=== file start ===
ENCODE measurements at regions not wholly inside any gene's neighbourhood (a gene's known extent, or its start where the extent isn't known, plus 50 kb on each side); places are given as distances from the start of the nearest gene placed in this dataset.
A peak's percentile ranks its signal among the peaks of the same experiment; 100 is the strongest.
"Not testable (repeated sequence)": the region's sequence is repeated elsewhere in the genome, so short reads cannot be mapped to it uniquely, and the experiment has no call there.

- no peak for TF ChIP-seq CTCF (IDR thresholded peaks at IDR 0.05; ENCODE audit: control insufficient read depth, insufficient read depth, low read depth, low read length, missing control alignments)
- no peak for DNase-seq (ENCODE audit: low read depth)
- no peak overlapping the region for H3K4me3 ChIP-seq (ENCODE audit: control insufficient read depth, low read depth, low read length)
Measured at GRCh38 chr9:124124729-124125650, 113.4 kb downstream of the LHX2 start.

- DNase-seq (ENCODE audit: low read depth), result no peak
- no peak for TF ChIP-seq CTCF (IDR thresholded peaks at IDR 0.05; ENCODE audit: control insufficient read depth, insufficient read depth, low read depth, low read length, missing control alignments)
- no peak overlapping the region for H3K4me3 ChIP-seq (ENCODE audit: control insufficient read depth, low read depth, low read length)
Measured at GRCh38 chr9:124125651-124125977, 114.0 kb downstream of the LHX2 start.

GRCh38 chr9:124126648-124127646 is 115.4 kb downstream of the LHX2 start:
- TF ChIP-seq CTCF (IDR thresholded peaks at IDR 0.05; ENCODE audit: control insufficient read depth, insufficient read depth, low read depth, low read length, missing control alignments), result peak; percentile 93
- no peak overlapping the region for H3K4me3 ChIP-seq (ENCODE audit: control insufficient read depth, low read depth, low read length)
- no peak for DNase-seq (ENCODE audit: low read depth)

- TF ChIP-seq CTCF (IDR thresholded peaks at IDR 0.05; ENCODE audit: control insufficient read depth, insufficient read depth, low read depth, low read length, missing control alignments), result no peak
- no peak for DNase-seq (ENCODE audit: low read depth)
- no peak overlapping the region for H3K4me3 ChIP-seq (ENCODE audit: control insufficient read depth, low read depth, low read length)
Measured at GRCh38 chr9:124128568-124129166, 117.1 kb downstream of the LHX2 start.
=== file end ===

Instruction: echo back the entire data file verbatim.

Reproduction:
ENCODE measurements at regions not wholly inside any gene's neighbourhood (a gene's known extent, or its start where the extent isn't known, plus 50 kb on each side); places are given as distances from the start of the nearest gene placed in this dataset.
A peak's percentile ranks its signal among the peaks of the same experiment; 100 is the strongest.
"Not testable (repeated sequence)": the region's sequence is repeated elsewhere in the genome, so short reads cannot be mapped to it uniquely, and the experiment has no call there.

- no peak for TF ChIP-seq CTCF (IDR thresholded peaks at IDR 0.05; ENCODE audit: control insufficient read depth, insufficient read depth, low read depth, low read length, missing control alignments)
- no peak for DNase-seq (ENCODE audit: low read depth)
- no peak overlapping the region for H3K4me3 ChIP-seq (ENCODE audit: control insufficient read depth, low read depth, low read length)
Measured at GRCh38 chr9:124124729-124125650, 113.4 kb downstream of the LHX2 start.

- DNase-seq (ENCODE audit: low read depth), result no peak
- no peak for TF ChIP-seq CTCF (IDR thresholded peaks at IDR 0.05; ENCODE audit: control insufficient read depth, insufficient read depth, low read depth, low read length, missing control alignments)
- no peak overlapping the region for H3K4me3 ChIP-seq (ENCODE audit: control insufficient read depth, low read depth, low read length)
Measured at GRCh38 chr9:124125651-124125977, 114.0 kb downstream of the LHX2 start.

GRCh38 chr9:124126648-124127646 is 115.4 kb downstream of the LHX2 start:
- TF ChIP-seq CTCF (IDR thresholded peaks at IDR 0.05; ENCODE audit: control insufficient read depth, insufficient read depth, low read depth, low read length, missing control alignments), result peak; percentile 93
- no peak overlapping the region for H3K4me3 ChIP-seq (ENCODE audit: control insufficient read depth, low read depth, low read length)
- no peak for DNase-seq (ENCODE audit: low read depth)

- TF ChIP-seq CTCF (IDR thresholded peaks at IDR 0.05; ENCODE audit: control insufficient read depth, insufficient read depth, low read depth, low read length, missing control alignments), result no peak
- no peak for DNase-seq (ENCODE audit: low read depth)
- no peak overlapping the region for H3K4me3 ChIP-seq (ENCODE audit: control insufficient read depth, low read depth, low read length)
Measured at GRCh38 chr9:124128568-124129166, 117.1 kb downstream of the LHX2 start.